Effective service planning relies on robust estimates of future healthcare need. Standard NHS planning processes use population projections, such as those produced by the Office of National Statistics, along with the strong, non-linear relationship between age and healthcare use to estimate the impact of population change on healthcare demand. This approach, however, makes a critical assumption, that reduces its reliability, and obscures the potential to moderate future demand. It assumes that levels of health at a given age, are fixed and do not change over time. Data suggest otherwise. The age-specific incidence and prevalence of many conditions is known to vary in time, and trends in life expectancy and disability free life expectancy do not move in tandem. In some periods, we see an expansion of morbidity, with individuals living an increasing proportion of their life in poor health. At other times we see a compression of morbidity. This project seeks to incorporate this knowledge into planning processes, improving the quality of our demand forecasts, and opening up the debate about the value of primary and secondary prevention programmes to offset future demand.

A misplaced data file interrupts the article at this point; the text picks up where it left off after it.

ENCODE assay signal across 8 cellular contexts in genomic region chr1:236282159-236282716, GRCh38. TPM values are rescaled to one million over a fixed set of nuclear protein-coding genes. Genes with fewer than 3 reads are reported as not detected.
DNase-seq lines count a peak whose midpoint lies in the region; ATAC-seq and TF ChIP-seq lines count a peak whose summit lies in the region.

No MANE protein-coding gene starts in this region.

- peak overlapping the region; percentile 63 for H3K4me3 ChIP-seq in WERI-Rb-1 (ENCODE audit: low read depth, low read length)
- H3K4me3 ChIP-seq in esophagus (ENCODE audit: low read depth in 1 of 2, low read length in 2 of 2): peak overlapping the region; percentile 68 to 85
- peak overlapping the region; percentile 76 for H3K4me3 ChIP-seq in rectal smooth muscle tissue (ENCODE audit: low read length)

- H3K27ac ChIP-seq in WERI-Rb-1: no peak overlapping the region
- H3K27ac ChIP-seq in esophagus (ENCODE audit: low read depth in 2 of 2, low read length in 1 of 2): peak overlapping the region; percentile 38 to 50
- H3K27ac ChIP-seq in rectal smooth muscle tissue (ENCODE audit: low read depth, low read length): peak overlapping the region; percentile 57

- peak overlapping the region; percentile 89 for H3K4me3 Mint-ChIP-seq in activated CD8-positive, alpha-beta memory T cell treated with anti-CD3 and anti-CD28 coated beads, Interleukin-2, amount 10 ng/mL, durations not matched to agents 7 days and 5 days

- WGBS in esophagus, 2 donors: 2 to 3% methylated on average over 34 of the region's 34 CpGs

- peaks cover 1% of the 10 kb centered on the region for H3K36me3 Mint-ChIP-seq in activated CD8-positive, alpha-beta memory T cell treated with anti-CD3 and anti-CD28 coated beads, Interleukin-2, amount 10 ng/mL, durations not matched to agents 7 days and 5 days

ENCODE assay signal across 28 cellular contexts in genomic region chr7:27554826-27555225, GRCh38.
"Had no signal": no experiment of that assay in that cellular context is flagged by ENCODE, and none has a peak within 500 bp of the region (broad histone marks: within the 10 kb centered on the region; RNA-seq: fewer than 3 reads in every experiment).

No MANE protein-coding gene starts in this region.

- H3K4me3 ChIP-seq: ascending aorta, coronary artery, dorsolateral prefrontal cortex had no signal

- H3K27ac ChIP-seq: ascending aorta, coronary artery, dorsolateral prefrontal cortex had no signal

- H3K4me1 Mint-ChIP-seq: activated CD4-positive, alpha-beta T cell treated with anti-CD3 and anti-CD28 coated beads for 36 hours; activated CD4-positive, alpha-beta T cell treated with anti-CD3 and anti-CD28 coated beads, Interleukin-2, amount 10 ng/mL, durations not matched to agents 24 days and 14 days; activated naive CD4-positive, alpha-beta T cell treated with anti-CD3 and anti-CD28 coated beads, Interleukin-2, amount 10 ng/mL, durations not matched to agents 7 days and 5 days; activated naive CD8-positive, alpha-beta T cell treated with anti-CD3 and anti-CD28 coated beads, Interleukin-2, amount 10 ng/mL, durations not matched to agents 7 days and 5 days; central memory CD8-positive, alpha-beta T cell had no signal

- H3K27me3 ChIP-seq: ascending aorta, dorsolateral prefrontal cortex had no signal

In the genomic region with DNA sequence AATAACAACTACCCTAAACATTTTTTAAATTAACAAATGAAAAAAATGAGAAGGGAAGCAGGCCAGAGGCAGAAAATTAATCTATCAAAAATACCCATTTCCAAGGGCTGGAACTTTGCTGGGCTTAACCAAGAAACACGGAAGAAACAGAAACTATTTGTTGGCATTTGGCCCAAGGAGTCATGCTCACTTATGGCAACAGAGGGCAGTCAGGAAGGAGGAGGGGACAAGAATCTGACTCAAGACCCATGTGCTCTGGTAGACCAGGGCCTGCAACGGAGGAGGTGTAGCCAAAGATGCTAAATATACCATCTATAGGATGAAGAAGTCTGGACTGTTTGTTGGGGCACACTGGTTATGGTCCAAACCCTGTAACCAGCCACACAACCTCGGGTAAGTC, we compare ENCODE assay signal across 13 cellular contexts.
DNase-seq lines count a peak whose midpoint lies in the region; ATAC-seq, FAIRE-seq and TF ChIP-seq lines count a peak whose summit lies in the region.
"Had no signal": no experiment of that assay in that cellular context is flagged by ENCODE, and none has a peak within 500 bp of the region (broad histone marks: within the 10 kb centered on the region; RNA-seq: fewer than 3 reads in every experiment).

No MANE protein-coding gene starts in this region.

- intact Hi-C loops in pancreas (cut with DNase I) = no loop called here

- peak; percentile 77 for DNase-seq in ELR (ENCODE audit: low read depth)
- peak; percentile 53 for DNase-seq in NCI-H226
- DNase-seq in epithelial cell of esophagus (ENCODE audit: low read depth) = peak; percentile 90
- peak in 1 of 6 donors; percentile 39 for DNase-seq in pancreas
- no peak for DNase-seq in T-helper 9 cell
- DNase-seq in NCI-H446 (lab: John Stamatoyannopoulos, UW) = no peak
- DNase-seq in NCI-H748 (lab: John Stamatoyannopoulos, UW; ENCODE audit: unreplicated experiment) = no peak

We anticipate two key deliverables:
- an online tool that ICB analysts can use to estimate future demand for a specific healthcare service. The tool will be pre-populated with ICB-specific age/sex utilisation rates for many core healthcare services, but the tool will also allow users to import these rates for other local services. Users will be asked to select one or more of the ONS population projections (principal or variant) and indicate an age-specific health status trajectory. The model will produce estimates of future demand.
- A report setting out the competing theories of ageing, the markers of health-status than are available and the methods that might be used to incorporate this information into healthcare planning assumptions. The report will contain specific advice and guidance for analysts using the tool described above.